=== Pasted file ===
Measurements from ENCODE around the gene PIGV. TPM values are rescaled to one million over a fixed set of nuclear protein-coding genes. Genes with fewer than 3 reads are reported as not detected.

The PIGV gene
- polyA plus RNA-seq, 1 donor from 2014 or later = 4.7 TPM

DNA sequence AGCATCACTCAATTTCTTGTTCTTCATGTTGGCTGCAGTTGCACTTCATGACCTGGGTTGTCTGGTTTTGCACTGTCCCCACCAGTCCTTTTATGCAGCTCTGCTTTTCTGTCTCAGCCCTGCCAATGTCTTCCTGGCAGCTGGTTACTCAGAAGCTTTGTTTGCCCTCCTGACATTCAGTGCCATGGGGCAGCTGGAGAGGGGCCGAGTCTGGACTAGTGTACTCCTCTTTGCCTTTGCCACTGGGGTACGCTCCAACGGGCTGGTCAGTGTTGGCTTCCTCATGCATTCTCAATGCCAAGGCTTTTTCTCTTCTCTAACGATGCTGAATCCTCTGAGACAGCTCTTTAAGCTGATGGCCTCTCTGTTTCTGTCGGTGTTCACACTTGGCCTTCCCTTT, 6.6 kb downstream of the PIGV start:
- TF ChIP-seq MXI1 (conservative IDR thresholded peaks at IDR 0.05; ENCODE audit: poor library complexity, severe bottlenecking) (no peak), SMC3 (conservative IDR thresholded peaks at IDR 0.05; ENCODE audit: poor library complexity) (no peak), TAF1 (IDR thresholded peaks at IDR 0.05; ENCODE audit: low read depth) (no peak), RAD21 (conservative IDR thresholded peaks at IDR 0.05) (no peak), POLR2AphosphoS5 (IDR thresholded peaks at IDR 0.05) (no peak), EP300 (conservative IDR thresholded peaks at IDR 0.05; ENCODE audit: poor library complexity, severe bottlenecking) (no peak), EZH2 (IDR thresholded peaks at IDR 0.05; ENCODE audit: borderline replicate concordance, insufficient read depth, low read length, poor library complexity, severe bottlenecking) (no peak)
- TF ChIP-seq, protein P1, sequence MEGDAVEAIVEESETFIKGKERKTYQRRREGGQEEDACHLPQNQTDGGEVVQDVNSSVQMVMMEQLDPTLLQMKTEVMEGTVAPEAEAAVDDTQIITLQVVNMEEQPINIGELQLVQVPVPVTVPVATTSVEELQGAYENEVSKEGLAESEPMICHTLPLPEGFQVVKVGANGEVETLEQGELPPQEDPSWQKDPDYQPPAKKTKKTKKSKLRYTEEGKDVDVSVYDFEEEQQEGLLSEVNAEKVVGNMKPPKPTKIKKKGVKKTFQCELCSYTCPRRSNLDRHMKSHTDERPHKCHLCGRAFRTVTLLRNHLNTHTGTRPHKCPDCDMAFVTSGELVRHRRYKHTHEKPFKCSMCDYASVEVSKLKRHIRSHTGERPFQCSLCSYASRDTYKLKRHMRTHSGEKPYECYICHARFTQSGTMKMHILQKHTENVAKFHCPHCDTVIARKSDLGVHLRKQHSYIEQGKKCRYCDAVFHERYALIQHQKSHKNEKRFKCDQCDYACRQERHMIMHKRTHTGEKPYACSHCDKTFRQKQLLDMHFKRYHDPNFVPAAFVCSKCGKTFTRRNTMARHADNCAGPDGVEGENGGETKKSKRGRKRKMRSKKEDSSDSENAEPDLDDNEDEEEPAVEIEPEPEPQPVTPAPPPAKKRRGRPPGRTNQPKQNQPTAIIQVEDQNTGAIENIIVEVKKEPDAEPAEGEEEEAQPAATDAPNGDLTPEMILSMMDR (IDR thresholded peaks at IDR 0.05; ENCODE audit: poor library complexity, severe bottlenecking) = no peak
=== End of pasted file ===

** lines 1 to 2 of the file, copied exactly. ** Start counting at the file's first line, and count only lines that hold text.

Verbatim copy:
Measurements from ENCODE around the gene PIGV. TPM values are rescaled to one million over a fixed set of nuclear protein-coding genes. Genes with fewer than 3 reads are reported as not detected.

The PIGV gene